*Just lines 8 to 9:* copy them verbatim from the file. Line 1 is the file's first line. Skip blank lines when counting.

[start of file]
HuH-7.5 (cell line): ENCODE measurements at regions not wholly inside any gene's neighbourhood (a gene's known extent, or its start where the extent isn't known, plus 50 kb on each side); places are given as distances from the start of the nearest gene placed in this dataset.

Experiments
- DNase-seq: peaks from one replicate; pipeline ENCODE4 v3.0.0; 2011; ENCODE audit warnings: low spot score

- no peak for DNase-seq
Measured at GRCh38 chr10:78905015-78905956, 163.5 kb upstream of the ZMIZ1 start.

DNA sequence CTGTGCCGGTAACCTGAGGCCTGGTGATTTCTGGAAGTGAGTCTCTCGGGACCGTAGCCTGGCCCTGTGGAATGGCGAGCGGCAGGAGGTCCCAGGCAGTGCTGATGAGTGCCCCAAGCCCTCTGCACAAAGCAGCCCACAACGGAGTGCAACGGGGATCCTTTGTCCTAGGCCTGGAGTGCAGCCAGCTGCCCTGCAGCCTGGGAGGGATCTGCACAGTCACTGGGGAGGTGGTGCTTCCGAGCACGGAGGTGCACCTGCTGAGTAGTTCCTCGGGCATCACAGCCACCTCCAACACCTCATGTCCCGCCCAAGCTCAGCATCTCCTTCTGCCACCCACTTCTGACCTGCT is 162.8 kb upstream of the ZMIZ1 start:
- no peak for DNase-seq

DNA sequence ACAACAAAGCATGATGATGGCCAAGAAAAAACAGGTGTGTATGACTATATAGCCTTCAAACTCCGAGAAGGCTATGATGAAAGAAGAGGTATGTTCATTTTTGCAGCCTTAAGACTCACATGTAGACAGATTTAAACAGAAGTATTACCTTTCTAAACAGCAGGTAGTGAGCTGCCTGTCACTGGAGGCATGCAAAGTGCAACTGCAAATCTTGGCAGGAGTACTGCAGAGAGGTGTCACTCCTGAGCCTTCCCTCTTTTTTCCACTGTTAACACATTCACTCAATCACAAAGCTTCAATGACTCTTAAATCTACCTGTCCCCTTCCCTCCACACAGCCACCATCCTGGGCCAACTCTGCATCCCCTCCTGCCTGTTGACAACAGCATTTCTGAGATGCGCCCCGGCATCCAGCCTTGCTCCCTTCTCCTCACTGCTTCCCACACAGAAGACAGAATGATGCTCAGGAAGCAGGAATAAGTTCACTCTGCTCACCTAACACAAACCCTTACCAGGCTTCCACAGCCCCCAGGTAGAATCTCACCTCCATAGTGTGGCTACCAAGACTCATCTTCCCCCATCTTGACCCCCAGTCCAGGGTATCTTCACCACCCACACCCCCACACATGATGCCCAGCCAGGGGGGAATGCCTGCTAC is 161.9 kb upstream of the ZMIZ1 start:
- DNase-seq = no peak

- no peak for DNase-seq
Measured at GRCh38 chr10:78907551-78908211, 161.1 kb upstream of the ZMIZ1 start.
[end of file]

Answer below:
DNA sequence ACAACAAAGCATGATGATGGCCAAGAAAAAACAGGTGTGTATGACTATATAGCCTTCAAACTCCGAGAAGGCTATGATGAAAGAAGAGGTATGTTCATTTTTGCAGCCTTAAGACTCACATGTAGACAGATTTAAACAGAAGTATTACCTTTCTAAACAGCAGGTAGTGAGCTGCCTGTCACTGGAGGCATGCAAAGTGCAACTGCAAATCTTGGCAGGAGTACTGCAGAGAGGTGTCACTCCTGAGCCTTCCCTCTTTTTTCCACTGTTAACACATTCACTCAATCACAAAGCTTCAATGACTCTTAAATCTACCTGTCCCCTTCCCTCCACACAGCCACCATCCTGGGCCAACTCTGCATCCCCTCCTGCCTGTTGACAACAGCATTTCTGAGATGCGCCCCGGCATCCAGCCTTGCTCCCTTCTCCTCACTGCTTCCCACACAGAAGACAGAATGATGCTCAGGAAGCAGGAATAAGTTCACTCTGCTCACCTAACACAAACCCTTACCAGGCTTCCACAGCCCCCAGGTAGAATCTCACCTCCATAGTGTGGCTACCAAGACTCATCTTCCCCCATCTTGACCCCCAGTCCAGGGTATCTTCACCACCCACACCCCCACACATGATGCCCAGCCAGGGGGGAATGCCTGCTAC is 161.9 kb upstream of the ZMIZ1 start:
- DNase-seq = no peak